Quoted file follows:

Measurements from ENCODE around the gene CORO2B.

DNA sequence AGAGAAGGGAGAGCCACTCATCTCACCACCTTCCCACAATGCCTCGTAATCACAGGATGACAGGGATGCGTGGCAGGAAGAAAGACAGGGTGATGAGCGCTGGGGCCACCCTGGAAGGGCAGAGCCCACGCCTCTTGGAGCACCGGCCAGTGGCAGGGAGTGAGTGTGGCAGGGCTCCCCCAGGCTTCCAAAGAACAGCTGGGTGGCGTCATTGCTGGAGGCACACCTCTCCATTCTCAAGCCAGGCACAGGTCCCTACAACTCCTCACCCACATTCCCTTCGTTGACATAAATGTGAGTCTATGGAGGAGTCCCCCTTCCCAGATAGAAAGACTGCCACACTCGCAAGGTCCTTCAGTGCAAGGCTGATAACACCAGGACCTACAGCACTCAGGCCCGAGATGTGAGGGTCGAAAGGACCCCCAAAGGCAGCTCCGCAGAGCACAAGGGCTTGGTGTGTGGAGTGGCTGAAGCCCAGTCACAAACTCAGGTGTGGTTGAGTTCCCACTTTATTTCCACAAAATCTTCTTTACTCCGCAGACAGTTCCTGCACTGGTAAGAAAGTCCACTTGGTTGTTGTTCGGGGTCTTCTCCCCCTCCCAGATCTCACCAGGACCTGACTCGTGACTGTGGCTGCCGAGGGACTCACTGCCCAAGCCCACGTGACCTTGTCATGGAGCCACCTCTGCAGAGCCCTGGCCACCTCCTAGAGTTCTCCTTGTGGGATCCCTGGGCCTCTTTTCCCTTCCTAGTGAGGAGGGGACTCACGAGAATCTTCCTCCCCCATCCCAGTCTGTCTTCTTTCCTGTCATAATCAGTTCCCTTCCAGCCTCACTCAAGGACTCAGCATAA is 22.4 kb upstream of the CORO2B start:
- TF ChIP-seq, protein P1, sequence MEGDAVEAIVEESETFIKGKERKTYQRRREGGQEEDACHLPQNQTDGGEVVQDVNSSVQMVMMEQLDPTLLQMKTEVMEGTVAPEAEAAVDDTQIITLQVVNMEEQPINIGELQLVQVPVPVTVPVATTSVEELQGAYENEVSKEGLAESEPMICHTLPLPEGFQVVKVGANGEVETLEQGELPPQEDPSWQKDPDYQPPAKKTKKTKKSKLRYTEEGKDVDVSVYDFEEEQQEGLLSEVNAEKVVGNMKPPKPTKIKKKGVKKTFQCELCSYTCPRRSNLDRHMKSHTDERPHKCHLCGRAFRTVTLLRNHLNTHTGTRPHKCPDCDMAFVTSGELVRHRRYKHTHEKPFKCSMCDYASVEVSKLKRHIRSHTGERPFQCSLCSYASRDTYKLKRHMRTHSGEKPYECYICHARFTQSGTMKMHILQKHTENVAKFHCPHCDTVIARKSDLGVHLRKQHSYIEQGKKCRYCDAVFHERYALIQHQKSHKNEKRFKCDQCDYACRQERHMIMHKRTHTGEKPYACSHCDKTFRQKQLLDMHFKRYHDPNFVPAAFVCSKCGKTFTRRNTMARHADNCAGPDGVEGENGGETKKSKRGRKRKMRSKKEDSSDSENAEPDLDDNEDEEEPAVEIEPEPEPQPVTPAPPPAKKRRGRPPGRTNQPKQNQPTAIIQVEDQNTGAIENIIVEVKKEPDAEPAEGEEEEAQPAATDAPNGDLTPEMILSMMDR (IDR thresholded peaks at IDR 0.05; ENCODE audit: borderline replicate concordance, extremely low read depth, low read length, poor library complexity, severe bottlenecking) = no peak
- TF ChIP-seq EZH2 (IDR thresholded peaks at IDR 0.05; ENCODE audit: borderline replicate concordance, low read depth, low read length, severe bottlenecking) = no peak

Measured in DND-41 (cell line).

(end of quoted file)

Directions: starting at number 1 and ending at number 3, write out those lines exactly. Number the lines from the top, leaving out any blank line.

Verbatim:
Measurements from ENCODE around the gene CORO2B.

DNA sequence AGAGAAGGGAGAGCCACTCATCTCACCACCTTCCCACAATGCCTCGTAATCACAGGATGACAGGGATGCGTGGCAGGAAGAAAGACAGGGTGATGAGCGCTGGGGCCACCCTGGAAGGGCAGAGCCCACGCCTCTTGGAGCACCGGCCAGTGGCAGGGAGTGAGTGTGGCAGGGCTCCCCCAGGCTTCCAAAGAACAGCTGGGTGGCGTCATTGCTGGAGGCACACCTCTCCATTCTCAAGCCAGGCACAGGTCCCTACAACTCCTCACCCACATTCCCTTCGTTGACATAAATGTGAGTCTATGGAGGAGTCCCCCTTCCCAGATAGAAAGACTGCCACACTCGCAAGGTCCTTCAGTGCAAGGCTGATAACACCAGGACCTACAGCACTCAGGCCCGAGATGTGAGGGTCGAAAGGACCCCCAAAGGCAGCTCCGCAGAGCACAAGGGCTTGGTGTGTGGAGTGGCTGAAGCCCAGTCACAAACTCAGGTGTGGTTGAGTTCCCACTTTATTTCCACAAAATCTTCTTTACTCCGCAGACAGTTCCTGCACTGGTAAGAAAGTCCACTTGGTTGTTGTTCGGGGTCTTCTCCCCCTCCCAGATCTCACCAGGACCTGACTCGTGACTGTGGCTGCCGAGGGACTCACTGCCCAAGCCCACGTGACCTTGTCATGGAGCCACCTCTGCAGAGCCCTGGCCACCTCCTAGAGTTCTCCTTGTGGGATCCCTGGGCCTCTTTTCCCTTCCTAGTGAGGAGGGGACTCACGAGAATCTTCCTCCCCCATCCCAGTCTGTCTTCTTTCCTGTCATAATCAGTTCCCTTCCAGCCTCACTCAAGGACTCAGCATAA is 22.4 kb upstream of the CORO2B start:
- TF ChIP-seq, protein P1, sequence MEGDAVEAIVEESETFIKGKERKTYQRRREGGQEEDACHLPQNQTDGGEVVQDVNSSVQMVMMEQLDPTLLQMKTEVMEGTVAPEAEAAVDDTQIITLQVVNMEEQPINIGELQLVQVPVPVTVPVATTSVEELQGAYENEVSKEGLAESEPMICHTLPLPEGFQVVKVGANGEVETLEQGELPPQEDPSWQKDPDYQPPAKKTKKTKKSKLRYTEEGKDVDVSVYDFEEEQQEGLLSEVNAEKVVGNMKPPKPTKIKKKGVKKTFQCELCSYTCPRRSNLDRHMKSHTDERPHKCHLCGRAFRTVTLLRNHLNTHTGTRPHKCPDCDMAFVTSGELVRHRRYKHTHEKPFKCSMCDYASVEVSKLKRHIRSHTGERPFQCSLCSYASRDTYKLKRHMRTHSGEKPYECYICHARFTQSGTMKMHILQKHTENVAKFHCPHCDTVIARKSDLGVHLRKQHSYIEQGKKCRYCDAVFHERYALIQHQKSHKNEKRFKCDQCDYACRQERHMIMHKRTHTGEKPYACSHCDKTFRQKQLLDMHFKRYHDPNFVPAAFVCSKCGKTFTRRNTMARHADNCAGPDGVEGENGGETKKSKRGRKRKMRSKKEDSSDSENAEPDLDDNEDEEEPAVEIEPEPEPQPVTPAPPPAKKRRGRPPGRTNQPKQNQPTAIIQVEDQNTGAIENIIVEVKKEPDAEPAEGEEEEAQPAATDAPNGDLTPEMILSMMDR (IDR thresholded peaks at IDR 0.05; ENCODE audit: borderline replicate concordance, extremely low read depth, low read length, poor library complexity, severe bottlenecking) = no peak